Determined to succeed, Seithel pushes to be her best


photo courtesy of Katie Seithel

Katie Seithel (12) holding up the climate sign for Care about Climate.

Almost a year ago, Katie Seithel (12) took the ACT test and got a 34. Five months later, she took it again, but only to score another 34. 

In the eyes of many students and teachers a 34 is a great score. But it wasn’t enough for Seithel. 

One final time, she took the test again at OHS on Oct. 6. And this time, she finally got her perfect score of a 36. 

“I was completely shocked when I got my results, but really excited,” Seithel said. “I strove for the 36 because it was a tangible goal that showed me that improvement is possible, and that hard work (and some luck) go a long way.” 

While she has many achievements in the academic area, that is only the beginning of how far she can go. Seithel’s determination extends to the impact she can have on the world around her. 

Seithel started the OHS Environment Club, but it’s not active right now. However, this setback hasn’t stopped Seithel from helping the environment around her. 

“I first started caring for the environment because of my family’s annual camping trip! It’s been a tradition for the last 60 years to go every year down to Alley Springs,” Seithel said. “But, as I got older, I began to see the human footprint more strongly through plastic waste and the ranger’s lectures on endangered animals. The area is also often hit by floods, which is becoming more frequent due to climate change.” 

In her efforts to help the environment, Seithel volunteers with several organizations to change not only her community, but the whole world.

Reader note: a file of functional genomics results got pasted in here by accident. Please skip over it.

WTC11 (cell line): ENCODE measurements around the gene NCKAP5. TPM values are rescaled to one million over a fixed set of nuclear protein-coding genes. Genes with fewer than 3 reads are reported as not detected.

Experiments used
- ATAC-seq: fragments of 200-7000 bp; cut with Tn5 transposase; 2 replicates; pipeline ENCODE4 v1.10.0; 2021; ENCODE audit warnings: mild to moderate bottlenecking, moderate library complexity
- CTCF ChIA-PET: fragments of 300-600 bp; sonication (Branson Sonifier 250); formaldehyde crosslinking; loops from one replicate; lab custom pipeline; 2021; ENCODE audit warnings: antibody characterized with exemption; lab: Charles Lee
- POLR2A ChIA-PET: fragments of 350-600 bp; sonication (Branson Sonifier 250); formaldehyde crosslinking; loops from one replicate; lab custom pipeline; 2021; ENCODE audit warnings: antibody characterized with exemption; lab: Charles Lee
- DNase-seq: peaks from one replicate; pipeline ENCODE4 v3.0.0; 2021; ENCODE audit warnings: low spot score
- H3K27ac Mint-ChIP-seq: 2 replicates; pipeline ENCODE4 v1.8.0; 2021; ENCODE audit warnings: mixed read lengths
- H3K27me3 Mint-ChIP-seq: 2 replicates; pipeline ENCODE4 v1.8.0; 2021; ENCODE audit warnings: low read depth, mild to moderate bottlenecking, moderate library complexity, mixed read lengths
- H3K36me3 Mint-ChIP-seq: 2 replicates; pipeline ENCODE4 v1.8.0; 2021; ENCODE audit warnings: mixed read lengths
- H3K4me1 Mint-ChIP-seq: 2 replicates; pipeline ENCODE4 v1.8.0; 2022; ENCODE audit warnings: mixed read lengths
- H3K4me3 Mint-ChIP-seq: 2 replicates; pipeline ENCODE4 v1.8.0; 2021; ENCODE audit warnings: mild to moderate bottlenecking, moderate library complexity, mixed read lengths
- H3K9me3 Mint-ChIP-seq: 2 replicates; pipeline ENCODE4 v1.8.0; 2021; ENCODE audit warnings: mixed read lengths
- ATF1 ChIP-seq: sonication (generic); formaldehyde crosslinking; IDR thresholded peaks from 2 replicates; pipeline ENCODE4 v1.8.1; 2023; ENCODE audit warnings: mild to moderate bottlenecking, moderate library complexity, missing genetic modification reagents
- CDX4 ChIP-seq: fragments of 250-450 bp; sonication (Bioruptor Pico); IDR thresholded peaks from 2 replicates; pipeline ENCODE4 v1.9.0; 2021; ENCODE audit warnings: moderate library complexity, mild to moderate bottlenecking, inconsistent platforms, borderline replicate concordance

“I am a volunteer through the St. Louis Zoo ALIVE teen volunteer program. There, I am the Treasurer of the Board and also the co-founder of Palm In Hand, an initiative that works with the Palm Oil Task Force at the Zoo and lobbies companies to switch to sustainable palm oil,” Seithel said. “I am also a Communications Intern at Care About Climate, which is an international nonprofit that focuses on youth engagement in the climate movement and prepares each year for the UN Climate Change Conference.”

Through these volunteer opportunities, Seithel has only grown in her love for the environment.

I believe I work hard because I have the mentality that we should always be pushing to be the best versions of ourselves

— Katie Seithel

“As I learned about all of these issues and the facts surrounding climate change, I began to realize how dire the situation has become,” Seithel said. “And so, my passion to save the environment no longer stems just from my favorite campsite anymore, but the world at large.”

At the zoo, Seithel has worked in many different areas, including being a camp counselor, leading tours, and dressing up in costumes for events. But her favorite part comes back to education. 

“By far my favorite part of working with these organizations is the educational aspect and the people I work with. At the Zoo, I have the opportunity to work with kids, and I believe that if we begin to teach them about animals and nature while they are young, they will grow up to be environmentally conscious citizens,” said Seithel.  

Seithel’s leadership is not only seen in her volunteer work, but here at OHS as well. She is also the Historian for National Honor Society, the Vice-President of Science National Honor Society, and Co-founder and Vice-President of the Oakville Book Club. 

After graduating, Seithel plans on majoring in International Relations or Political Science in college. She is looking towards the University of Georgetown, but hasn’t made a decision yet. 

“I believe I work hard because I have the mentality that we should always be pushing to be the best versions of ourselves ,” Seithel said. “While I certainly don’t think that is achieved just by a test score, I think it was one opportunity for me to push myself to grow.”